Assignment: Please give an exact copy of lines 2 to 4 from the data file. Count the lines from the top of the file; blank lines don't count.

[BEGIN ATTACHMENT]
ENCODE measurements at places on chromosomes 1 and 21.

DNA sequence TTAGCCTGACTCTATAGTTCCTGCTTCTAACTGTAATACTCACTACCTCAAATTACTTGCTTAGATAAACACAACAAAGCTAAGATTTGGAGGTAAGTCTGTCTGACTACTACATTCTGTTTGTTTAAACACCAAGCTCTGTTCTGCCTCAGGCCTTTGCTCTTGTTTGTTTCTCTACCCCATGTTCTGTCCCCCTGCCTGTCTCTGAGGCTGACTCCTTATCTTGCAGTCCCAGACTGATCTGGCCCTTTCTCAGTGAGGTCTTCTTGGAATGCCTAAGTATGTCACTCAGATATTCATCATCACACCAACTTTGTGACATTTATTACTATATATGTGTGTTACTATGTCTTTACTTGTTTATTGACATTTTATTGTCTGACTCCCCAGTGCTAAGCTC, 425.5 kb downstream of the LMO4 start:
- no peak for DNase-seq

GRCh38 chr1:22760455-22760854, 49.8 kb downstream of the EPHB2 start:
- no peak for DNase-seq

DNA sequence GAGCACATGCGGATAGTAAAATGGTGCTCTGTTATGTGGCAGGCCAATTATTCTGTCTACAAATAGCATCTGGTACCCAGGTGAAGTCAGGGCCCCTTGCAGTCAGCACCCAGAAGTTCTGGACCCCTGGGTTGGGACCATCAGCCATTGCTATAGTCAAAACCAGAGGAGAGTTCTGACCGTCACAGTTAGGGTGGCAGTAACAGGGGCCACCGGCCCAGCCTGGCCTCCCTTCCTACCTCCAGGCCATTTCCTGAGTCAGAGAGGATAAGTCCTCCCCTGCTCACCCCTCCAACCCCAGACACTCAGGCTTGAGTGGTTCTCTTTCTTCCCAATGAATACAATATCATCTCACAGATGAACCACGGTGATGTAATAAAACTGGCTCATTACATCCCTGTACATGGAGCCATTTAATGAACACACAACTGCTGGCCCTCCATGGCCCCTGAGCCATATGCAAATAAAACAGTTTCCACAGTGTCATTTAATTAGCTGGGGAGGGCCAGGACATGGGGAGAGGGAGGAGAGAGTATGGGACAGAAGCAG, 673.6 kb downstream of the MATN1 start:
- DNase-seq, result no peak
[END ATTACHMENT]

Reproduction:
DNA sequence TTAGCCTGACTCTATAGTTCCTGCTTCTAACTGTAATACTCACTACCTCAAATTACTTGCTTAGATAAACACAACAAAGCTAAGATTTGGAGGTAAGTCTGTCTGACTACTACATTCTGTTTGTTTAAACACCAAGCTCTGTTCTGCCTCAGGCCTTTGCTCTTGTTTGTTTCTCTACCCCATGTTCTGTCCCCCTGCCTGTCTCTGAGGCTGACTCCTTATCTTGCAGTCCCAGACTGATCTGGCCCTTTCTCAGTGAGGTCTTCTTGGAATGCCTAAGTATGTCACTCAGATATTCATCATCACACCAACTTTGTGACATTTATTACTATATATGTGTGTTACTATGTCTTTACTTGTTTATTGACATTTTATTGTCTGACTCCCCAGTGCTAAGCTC, 425.5 kb downstream of the LMO4 start:
- no peak for DNase-seq

GRCh38 chr1:22760455-22760854, 49.8 kb downstream of the EPHB2 start: